June 1967. What were you doing then?
Lyndon Johnson was president. People were listening to “Groovin'” by the Young Rascals, and “A Whiter Shade of Pale” by Procol Harum. The Who played their first concert in the USA at the Monterey Pop festival in California. The Dirty Dozen was released in the USA, and newspapers proclaimed “Red China Explodes 1st Hydrogen Bomb.”
But for the Catholic Church, the biggest bombshell coming out of Rome, was that Pope Paul VI issued a letter making a dramatic change to one of the sacraments.
On June 18, 1967, he officially renewed the diaconate as a permanent level of Holy Orders.
Following the conclusions of the Second Vatican Council the Holy Father directed the appropriate changes to canon law which would permit the diaconate to be renewed as a “particular and permanent” order, and opened the diaconate to be conferred on married as well as celibate men. The introductory paragraphs about the renewal:
Beginning already in the early days of the Apostles, the Catholic Church has held in great veneration the sacred order of the diaconate, as the Apostle of the Gentiles himself bears witness…It is not to be considered as a mere step towards the priesthood, but it is so adorned with its own indelible character and its own special grace so that those who are called to it “can permanently serve the mysteries of Christ and the Church.”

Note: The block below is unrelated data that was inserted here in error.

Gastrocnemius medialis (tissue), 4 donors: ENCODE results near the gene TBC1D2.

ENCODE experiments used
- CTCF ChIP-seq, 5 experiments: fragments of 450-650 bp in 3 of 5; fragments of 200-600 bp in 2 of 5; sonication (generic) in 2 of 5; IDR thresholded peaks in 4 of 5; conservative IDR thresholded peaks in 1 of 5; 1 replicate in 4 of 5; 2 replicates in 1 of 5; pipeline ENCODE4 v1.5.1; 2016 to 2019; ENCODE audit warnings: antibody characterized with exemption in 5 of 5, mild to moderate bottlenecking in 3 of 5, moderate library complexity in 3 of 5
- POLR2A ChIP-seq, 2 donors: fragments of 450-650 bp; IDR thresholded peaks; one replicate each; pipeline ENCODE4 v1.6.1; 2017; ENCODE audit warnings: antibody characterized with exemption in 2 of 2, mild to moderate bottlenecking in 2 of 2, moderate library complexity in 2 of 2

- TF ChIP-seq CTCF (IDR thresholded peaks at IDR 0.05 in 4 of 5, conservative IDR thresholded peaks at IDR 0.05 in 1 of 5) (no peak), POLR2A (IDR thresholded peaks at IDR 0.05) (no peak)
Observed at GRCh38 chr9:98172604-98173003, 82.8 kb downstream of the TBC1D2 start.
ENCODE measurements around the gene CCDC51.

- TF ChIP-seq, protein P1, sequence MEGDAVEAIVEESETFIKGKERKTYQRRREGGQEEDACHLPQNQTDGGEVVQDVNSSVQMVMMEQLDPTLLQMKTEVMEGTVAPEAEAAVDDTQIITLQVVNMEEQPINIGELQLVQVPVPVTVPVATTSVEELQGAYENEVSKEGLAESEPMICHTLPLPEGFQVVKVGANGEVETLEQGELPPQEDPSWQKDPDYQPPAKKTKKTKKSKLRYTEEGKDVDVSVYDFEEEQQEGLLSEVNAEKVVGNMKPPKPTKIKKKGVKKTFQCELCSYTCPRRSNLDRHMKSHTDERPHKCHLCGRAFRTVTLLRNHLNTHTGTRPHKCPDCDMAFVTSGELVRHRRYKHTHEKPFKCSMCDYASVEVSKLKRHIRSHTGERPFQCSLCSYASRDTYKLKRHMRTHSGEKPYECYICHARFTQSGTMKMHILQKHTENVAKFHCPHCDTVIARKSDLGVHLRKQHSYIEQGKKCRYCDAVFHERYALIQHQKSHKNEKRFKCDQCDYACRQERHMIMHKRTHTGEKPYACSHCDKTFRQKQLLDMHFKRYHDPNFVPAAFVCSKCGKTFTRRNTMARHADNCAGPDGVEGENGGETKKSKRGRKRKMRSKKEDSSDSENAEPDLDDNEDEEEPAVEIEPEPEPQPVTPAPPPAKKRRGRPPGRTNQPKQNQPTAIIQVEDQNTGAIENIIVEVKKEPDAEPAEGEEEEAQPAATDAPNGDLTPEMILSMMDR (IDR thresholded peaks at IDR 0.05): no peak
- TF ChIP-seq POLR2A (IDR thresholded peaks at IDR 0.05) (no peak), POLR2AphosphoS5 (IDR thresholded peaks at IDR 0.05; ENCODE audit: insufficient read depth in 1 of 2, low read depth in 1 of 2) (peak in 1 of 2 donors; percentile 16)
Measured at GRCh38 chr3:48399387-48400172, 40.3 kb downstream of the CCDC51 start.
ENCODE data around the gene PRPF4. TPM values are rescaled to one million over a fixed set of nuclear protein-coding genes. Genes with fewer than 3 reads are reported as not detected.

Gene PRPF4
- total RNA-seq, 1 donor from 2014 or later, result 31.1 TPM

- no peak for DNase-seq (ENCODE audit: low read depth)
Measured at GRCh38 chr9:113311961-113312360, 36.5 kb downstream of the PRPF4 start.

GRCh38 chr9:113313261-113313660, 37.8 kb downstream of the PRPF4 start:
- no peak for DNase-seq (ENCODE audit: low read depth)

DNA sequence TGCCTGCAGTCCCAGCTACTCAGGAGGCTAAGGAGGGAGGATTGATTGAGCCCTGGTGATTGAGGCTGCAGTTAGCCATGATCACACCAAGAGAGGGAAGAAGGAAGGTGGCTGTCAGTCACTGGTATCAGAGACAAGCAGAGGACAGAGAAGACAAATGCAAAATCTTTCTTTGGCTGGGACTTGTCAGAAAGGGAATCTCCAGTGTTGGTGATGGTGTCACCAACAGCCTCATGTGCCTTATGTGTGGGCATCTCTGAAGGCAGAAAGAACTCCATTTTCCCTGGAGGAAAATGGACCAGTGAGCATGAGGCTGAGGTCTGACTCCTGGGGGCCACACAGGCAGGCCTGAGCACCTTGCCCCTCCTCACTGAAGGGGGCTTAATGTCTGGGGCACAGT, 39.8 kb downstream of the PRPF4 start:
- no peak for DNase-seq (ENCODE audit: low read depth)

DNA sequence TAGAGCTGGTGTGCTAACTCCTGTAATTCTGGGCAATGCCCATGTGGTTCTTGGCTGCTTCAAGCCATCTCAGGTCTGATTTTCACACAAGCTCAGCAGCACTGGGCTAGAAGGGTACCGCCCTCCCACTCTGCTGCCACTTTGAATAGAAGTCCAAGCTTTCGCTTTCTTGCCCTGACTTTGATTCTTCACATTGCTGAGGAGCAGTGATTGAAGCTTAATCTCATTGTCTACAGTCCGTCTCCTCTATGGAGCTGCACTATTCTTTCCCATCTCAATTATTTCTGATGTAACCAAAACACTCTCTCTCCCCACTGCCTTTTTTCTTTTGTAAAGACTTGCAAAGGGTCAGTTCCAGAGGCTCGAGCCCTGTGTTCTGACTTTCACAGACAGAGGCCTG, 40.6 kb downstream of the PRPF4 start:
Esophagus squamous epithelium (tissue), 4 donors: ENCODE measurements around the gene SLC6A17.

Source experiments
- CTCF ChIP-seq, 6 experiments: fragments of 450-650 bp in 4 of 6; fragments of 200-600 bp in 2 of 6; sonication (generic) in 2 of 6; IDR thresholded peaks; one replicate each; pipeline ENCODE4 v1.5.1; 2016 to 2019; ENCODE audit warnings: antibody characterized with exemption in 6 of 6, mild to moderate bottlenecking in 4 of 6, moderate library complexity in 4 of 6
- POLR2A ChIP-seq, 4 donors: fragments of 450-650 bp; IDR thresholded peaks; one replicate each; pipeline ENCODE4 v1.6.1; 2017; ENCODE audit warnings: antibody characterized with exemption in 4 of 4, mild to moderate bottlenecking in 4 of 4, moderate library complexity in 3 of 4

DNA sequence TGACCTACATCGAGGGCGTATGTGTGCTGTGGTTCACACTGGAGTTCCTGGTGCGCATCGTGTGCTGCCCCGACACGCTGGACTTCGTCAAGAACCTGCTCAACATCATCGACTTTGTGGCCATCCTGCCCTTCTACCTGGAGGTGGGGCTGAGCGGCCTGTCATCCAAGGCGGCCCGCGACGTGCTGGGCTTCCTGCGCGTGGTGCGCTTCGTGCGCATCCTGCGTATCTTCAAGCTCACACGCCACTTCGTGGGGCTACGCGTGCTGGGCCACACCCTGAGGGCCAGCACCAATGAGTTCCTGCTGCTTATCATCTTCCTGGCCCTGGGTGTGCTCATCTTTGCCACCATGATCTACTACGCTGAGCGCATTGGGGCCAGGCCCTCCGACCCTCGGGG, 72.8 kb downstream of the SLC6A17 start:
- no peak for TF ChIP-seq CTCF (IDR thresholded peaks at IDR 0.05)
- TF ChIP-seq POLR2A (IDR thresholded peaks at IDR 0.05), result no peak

(Pope Paul’s moto proprio Sacrum Diaconatus Ordinem)
What followed that decree is a history of service and sacrifice that is continuing to have a profound and lasting effect around the world. The diaconal vocation is growing at an exceptional rate and shows no signs of slowing down.
“The population of permanent deacons shows an increase in 2015 of 14.4% compared to five years previously. The number of deacons is improving on every continent. In Oceania, they have increased by 13.8%. In America and Europe, where about 98% of the total population of deacons is found, they have increased in the relevant period by 16.2% and 10.5% respectively.”
The Holy Spirit has been busy.
Deacons this day owe a deep debt of gratitude to Paul VI and the pioneers who made this possible. The Catholic Church has been immeasurably enriched by so many who have given so much to serve the people of God. Where would our parishes be today without the selfless sacrifice of deacons, their wives, their families and the pastors and bishops who support them?
We are grateful to Deacon John McKeon who was with us this past Sunday to a personal experience of the Permanent Diaconate and wish him blessings in his ministry.
Should you perceive that God is calling you to the permanent diaconate speak with Fr. George or contact the Archdiocese of Newark through Deacon John at firstname.lastname@example.org.